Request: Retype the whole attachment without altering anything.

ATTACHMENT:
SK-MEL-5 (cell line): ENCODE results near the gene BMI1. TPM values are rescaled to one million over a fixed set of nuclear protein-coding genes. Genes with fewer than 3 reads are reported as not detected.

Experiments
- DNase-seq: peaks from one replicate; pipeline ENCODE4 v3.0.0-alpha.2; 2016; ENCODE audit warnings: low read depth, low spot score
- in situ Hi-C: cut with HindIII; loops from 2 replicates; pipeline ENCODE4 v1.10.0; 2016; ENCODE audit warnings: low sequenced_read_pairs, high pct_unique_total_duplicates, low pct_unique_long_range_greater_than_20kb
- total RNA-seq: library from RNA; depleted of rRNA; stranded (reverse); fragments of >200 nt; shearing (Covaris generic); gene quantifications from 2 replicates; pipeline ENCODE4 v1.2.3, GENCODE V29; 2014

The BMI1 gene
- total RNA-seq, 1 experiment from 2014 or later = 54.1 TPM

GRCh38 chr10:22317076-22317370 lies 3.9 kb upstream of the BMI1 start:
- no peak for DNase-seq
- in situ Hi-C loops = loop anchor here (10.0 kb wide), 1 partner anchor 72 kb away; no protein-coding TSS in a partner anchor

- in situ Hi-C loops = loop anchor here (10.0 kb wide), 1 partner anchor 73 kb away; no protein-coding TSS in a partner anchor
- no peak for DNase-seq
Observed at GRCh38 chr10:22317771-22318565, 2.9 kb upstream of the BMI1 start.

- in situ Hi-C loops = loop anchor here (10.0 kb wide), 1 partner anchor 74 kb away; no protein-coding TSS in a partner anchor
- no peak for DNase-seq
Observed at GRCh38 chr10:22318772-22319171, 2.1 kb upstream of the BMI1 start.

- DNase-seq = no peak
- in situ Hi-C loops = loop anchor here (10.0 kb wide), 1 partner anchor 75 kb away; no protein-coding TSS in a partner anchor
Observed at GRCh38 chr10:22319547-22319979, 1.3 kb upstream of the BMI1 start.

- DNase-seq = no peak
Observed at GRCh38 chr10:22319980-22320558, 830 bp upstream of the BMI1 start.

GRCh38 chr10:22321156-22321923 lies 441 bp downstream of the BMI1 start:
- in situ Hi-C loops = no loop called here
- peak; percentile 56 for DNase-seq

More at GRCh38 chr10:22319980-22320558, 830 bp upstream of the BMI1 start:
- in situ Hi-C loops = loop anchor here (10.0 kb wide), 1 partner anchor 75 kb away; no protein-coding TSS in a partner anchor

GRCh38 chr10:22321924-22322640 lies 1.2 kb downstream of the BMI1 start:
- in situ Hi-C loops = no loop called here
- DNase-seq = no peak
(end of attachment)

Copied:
SK-MEL-5 (cell line): ENCODE results near the gene BMI1. TPM values are rescaled to one million over a fixed set of nuclear protein-coding genes. Genes with fewer than 3 reads are reported as not detected.

Experiments
- DNase-seq: peaks from one replicate; pipeline ENCODE4 v3.0.0-alpha.2; 2016; ENCODE audit warnings: low read depth, low spot score
- in situ Hi-C: cut with HindIII; loops from 2 replicates; pipeline ENCODE4 v1.10.0; 2016; ENCODE audit warnings: low sequenced_read_pairs, high pct_unique_total_duplicates, low pct_unique_long_range_greater_than_20kb
- total RNA-seq: library from RNA; depleted of rRNA; stranded (reverse); fragments of >200 nt; shearing (Covaris generic); gene quantifications from 2 replicates; pipeline ENCODE4 v1.2.3, GENCODE V29; 2014

The BMI1 gene
- total RNA-seq, 1 experiment from 2014 or later = 54.1 TPM

GRCh38 chr10:22317076-22317370 lies 3.9 kb upstream of the BMI1 start:
- no peak for DNase-seq
- in situ Hi-C loops = loop anchor here (10.0 kb wide), 1 partner anchor 72 kb away; no protein-coding TSS in a partner anchor

- in situ Hi-C loops = loop anchor here (10.0 kb wide), 1 partner anchor 73 kb away; no protein-coding TSS in a partner anchor
- no peak for DNase-seq
Observed at GRCh38 chr10:22317771-22318565, 2.9 kb upstream of the BMI1 start.

- in situ Hi-C loops = loop anchor here (10.0 kb wide), 1 partner anchor 74 kb away; no protein-coding TSS in a partner anchor
- no peak for DNase-seq
Observed at GRCh38 chr10:22318772-22319171, 2.1 kb upstream of the BMI1 start.

- DNase-seq = no peak
- in situ Hi-C loops = loop anchor here (10.0 kb wide), 1 partner anchor 75 kb away; no protein-coding TSS in a partner anchor
Observed at GRCh38 chr10:22319547-22319979, 1.3 kb upstream of the BMI1 start.

- DNase-seq = no peak
Observed at GRCh38 chr10:22319980-22320558, 830 bp upstream of the BMI1 start.

GRCh38 chr10:22321156-22321923 lies 441 bp downstream of the BMI1 start:
- in situ Hi-C loops = no loop called here
- peak; percentile 56 for DNase-seq

More at GRCh38 chr10:22319980-22320558, 830 bp upstream of the BMI1 start:
- in situ Hi-C loops = loop anchor here (10.0 kb wide), 1 partner anchor 75 kb away; no protein-coding TSS in a partner anchor

GRCh38 chr10:22321924-22322640 lies 1.2 kb downstream of the BMI1 start:
- in situ Hi-C loops = no loop called here
- DNase-seq = no peak